“Take me to him,” cried Puaʻaiki. “I want to know more.”
“I can take you where you will hear more about him,” replied Honoliʻi.
“Then we go, now!”
It was out of his encounter with Honoliʻi that Puaʻaiki eventually became one of the first Hawaiian converts to Christianity. He became an eager listener and learner and lost no time in telling others.
He was baptized on July 10, 1825 and was given the name Batimea Lalana – Batimea for Bartimaeus, the blind beggar of the New Testament, and Lalana, the Hawaiian word for London, where Liholiho, the king, and Kamāmalu, the queen, had died of measles the year before on July 14, 1824 while on a royal tour of England.
Although his eyesight improved for a period of time, Puaʻaiki spent most of his life relying upon what he heard and was able to memorize. After he received his license to preach, Batimea was commissioned in February 1843 to serve as evangelist and pastor of Honuaʻula, the district in which our church is located.
But within seven months, a stomach disorder which had troubled him in earlier years returned. His health began to decline. He died seven months later on Sunday evening, September 17, 1843 at the age of 58. Whether or not he was able to visit all of the churches under his care during that brief period of time, we do not know. But it is very likely that he came to us here in Mākena. After all this was the district known as Honuaʻula and in the early years the church was known as Honuaʻula. In later years the name was changed to Keawakapu and still later to Keawalaʻi.
Our reading from The Gospel According to Mark is about the story of Bartimaeus, son of Timaeus, a blind beggar. His story is not unlike the story of Puaʻaiki.
Like Batimea, Bartimaeus was desperate to meet Jesus. Bartimaeus shouted from the roadside calling out to Jesus. When others sternly ordered him to be quiet, he cried out even more loudly.
It is said that when Batimea was taken by Honoliʻi to the home of a missionary, he sat and waited to hear the missionary speak. Sometimes he cried. Tears of joy streamed from his blind eyes. No one knows for certain what he heard.
It may be that it was the story of Bartimaeus – of someone like himself who cried out of darkness and doubt; of someone whose life had been shaped by experiences of loss, exclusion and helplessness; of someone bowed down in desperation – that changed his life completely. Although Batimea was not healed of his blindness in the same way that Bartimaeus was healed, he nevertheless responded in faith believing that out of the brokenness of his life, he would be restored to wholeness.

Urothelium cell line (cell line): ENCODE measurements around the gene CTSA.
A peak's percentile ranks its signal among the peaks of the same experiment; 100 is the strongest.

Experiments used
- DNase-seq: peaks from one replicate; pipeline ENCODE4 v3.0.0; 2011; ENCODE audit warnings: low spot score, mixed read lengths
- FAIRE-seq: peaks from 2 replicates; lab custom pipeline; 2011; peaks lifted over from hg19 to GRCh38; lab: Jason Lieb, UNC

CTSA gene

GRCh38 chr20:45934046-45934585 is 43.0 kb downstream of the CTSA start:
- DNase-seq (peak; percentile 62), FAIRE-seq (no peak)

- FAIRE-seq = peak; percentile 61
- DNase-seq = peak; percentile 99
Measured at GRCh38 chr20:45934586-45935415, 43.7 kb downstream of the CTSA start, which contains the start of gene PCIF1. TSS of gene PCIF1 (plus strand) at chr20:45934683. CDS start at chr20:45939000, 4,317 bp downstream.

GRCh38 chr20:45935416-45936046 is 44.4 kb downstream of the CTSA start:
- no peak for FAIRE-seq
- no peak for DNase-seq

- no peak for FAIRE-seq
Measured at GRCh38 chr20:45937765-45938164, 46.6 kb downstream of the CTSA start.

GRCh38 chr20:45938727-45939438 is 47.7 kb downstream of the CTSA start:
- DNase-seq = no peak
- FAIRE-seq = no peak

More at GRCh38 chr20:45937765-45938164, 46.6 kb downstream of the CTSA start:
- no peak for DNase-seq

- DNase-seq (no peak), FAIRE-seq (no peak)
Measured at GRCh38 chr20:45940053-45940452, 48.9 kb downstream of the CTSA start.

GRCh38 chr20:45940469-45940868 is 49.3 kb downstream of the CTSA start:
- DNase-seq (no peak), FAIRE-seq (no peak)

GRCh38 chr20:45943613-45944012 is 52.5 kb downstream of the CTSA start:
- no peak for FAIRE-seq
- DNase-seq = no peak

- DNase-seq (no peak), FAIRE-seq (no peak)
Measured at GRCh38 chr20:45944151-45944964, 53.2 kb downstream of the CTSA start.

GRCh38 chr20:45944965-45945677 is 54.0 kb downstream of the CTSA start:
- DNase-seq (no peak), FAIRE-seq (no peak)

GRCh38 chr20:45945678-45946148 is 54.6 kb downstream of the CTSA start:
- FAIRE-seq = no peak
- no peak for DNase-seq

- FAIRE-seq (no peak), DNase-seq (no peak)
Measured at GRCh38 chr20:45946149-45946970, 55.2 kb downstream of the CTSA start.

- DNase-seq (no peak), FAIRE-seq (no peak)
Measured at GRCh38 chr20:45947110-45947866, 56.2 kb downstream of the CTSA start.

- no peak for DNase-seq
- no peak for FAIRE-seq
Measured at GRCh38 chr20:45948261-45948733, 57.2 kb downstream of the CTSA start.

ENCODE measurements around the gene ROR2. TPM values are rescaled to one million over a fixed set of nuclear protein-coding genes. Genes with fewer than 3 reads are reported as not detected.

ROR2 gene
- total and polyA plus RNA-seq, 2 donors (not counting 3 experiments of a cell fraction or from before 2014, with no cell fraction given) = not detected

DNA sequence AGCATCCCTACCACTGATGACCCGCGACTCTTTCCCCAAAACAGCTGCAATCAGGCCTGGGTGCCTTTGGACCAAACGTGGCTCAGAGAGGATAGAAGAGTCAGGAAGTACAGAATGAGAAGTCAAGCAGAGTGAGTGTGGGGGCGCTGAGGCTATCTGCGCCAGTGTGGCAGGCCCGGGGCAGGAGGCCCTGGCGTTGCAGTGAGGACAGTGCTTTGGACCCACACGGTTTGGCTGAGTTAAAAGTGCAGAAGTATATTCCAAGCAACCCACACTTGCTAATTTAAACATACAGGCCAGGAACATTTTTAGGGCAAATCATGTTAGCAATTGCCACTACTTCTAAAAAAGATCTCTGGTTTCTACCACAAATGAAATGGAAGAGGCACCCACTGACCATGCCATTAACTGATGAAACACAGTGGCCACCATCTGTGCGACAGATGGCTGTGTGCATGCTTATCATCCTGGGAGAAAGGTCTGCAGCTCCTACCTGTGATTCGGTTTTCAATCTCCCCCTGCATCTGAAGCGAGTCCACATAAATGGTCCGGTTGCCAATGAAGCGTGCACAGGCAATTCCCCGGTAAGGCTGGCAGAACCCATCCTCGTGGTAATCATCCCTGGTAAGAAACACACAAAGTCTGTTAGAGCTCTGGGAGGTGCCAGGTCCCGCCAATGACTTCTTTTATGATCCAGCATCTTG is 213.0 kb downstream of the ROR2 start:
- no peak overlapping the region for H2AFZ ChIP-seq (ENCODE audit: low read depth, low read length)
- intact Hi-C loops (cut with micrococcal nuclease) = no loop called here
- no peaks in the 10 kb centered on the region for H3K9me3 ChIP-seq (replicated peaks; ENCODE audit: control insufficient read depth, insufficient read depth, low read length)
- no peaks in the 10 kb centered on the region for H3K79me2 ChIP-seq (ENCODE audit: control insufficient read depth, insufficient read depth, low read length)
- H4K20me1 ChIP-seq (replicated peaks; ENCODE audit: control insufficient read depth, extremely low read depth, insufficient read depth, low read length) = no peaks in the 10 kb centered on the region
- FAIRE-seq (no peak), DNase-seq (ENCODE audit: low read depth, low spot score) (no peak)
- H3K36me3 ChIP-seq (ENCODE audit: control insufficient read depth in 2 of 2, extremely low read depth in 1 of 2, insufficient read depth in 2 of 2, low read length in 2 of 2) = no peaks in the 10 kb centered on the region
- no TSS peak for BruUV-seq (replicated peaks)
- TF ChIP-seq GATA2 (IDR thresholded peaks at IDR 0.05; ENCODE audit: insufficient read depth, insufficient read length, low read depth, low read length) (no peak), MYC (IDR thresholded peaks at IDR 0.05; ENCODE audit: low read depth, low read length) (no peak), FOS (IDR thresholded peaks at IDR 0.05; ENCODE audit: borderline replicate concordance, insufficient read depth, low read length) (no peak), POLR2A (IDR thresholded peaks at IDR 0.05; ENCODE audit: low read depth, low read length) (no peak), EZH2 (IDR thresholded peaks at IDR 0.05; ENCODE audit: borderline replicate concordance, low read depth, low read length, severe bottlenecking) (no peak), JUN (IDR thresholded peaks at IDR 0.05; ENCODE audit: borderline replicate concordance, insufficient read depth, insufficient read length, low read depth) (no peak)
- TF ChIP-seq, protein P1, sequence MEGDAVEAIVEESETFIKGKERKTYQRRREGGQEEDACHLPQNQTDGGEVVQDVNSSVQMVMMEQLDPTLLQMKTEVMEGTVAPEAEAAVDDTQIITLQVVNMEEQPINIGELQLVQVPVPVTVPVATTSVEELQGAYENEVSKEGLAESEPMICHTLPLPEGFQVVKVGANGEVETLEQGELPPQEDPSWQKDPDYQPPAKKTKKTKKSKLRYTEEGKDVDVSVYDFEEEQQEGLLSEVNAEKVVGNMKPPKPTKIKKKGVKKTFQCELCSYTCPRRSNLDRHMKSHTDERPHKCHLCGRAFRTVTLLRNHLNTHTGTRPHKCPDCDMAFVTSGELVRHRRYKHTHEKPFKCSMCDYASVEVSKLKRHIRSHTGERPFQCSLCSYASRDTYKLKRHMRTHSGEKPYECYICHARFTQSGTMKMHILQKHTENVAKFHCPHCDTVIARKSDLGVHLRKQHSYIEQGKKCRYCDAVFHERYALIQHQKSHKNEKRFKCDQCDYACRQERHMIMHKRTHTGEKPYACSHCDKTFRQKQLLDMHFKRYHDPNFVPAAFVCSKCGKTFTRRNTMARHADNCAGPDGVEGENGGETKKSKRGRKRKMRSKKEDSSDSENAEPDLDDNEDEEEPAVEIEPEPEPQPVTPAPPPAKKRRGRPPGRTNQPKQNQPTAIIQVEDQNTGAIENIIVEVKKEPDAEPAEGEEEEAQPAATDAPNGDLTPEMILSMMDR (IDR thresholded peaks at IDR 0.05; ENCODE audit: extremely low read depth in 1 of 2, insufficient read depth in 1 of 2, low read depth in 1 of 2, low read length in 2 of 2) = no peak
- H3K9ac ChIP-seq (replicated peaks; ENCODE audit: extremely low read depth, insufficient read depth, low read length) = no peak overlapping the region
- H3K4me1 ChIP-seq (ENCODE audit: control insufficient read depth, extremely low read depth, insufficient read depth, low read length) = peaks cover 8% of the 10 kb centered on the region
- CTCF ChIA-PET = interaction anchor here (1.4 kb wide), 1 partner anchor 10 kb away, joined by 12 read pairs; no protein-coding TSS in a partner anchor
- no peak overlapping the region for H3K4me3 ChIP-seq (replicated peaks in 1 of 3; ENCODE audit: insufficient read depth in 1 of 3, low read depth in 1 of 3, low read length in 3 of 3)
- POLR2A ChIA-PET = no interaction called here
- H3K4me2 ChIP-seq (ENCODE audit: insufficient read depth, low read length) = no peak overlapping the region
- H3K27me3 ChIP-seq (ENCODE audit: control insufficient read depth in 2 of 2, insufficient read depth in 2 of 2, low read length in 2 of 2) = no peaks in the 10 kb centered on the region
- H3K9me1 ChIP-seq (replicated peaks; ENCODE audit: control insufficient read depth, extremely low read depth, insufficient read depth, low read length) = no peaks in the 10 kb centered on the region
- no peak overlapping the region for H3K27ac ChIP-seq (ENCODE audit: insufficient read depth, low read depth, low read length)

Though he remained blind throughout his life, Batimea was able to “see” and understand the good news of Jesus Christ. He was able to “see” that in him, God’s love for the world was made known to humankind.
A headstone marks the grave where Batimea is buried. It reads: “Batimea Lalana Puaʻaiki. Born about 1785 in Waikapū. Became a Christian in 1843 in Wailuku, The Blind Preacher of Maui, ‘I once was lost, but now am found. I once was blind, but now I see’.”
Across from Batimea’s headstone is a sign which reads: “Graveyard of the Kahale Family. Donors of this land for a church. Several early Hawaiian Christians may be buried here in unmarked graves, possibly John Honoliʻi, Thomas Hopu, Hawaiʻi and Kawailepolepo.”
I was pleased to learn that it is possible that Honoliʻi, Batimea’s good and dear friend, may be as close to him in death as he was in life. There is no doubt that Batimea remained indebted throughout his life to Honoliʻi.
We see that depth of gratitude in Bartimaeus. It is a departure from the normal pattern of healing stories in The Gospel According to Mark which usually ends with Jesus sending away those who are healed with the command to be silent. (Mark 1:44; 5:19, 37, 43; 7:36; 8:26) Having been granted his sight, Bartimaeus can do nothing but follow Jesus who has brought the good news of God’s kingdom to bear in his life in a tangible way. (Feasting on the Word, Year B, Volume 4, Bartlett & Taylor, Westminster/John Knox Press, 2009, page 216)
We see in Bartimaeus, the blind beggar of Jericho, and in Batimea, the blind beggar of Waikapū, a faith that invites us to see the relationship between faith and wholeness, between faith and salvation. (Mark 10:2) We take heart knowing that Jesus calls us – as he did Bartimeaues and Batimea – to a life of faith.
Thanks be to God. Amen.